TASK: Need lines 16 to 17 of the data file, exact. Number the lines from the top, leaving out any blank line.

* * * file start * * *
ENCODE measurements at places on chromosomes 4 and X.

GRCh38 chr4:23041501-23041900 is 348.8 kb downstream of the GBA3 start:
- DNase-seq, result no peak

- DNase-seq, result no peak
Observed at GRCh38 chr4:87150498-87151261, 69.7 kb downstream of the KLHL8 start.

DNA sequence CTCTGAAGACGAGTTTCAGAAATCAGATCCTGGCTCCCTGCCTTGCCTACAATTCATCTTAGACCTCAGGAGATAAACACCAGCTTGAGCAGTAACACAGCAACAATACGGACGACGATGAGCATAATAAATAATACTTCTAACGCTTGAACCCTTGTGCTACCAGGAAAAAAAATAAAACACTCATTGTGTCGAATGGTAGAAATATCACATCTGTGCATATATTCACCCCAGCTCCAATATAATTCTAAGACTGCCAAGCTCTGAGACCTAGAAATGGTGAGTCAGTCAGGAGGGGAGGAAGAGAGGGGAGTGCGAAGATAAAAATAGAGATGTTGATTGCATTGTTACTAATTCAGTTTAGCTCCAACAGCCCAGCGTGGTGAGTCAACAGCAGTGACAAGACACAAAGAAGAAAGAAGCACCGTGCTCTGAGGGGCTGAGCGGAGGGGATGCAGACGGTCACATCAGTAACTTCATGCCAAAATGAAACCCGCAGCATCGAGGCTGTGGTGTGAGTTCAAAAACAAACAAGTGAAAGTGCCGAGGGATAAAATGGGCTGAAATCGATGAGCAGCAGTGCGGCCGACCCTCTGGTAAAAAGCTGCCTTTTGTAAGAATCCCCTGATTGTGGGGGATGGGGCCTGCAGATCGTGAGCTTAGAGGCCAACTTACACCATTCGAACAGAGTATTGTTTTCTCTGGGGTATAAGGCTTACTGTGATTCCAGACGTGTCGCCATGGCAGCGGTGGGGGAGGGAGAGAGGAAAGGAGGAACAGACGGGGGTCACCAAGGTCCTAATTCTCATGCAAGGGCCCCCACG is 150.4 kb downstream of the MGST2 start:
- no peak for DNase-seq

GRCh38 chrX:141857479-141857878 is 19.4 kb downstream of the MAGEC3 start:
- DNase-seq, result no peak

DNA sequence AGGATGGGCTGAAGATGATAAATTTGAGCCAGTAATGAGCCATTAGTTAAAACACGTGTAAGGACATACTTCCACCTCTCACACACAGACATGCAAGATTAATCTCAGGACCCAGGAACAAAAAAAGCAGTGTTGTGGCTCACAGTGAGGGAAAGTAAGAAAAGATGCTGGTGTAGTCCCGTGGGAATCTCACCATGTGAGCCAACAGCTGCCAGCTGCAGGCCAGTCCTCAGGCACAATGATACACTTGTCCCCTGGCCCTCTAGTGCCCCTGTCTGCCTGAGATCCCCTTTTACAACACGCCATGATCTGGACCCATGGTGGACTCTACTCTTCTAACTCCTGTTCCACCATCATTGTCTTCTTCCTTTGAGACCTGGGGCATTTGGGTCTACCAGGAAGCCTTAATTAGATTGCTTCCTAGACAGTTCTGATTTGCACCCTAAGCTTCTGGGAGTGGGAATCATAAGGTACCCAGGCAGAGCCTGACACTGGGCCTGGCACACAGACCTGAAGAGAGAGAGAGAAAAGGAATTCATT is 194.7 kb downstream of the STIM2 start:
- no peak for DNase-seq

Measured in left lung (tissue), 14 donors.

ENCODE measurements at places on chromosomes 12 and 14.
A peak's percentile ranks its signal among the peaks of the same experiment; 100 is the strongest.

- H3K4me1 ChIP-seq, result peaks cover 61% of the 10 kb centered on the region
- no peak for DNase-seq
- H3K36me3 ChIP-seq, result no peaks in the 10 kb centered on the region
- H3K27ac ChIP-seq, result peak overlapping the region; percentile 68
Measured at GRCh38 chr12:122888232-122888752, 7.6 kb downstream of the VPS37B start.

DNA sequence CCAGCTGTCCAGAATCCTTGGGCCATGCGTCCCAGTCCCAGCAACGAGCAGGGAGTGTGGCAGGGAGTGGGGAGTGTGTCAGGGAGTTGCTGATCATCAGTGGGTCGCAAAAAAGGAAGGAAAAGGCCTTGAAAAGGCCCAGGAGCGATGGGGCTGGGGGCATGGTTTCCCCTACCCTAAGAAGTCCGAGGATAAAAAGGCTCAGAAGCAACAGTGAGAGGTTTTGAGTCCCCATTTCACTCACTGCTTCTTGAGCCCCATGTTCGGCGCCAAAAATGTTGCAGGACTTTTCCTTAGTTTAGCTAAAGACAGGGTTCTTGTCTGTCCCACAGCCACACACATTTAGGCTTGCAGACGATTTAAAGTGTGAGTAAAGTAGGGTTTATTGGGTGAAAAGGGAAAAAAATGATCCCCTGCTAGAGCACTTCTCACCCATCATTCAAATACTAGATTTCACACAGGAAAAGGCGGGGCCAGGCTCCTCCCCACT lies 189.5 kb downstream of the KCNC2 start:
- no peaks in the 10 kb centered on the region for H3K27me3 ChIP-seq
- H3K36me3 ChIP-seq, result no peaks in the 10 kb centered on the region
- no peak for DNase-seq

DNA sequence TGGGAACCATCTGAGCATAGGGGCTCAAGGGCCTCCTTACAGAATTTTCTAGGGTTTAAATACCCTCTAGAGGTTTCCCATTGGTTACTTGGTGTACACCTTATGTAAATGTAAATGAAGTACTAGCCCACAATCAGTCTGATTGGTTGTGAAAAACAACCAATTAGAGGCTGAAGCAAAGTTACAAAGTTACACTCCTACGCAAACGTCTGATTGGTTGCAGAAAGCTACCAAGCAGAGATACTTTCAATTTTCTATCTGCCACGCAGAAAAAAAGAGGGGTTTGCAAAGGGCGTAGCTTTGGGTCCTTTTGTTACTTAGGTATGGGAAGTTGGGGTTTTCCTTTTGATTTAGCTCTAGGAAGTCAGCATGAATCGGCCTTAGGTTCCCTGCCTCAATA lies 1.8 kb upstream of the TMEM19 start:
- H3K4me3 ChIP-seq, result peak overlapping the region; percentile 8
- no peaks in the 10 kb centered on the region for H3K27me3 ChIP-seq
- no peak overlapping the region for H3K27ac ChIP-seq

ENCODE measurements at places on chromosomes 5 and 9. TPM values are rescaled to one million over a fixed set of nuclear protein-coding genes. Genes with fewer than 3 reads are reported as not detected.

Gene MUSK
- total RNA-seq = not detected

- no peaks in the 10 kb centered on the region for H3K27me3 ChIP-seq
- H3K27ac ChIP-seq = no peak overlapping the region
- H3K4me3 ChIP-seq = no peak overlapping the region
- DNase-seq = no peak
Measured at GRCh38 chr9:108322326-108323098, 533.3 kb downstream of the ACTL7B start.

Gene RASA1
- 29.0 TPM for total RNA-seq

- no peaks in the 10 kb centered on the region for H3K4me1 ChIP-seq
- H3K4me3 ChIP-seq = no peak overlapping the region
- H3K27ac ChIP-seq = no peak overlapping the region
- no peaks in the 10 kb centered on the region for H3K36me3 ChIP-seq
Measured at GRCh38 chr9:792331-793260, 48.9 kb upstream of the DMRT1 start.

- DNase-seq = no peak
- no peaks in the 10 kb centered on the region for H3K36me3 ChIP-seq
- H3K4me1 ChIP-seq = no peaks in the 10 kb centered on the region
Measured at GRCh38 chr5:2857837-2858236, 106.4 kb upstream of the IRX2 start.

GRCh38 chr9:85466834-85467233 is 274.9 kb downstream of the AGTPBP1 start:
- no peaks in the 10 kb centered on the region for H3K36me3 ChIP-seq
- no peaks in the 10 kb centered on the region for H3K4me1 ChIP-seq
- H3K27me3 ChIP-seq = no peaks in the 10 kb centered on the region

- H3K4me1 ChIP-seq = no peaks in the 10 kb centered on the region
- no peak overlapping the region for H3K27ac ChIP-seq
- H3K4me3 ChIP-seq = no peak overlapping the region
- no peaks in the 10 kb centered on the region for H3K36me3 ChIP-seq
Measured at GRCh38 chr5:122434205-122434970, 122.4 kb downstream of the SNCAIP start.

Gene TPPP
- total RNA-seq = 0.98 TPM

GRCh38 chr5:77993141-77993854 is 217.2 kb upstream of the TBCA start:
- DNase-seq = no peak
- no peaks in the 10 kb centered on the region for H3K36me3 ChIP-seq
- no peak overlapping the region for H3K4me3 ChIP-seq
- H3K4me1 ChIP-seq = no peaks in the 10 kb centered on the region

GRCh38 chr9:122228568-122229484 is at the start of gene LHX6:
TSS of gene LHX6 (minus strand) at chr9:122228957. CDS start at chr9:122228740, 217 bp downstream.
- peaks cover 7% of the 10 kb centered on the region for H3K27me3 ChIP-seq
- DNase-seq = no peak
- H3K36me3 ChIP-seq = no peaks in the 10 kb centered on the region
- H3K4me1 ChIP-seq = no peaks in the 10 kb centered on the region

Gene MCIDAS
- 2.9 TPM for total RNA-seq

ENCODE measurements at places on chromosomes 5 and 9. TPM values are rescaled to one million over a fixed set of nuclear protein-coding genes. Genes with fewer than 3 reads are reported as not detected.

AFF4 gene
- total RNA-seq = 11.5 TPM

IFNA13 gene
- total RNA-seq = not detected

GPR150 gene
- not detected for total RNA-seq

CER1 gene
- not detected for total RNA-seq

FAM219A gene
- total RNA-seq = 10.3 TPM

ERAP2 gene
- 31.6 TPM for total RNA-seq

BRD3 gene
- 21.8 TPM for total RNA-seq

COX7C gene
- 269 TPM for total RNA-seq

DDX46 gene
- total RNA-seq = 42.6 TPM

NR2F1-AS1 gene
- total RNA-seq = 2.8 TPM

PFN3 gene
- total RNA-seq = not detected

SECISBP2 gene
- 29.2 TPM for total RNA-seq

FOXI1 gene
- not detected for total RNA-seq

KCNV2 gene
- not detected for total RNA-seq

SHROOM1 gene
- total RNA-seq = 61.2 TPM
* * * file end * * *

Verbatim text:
- no peak for DNase-seq
- H3K36me3 ChIP-seq, result no peaks in the 10 kb centered on the region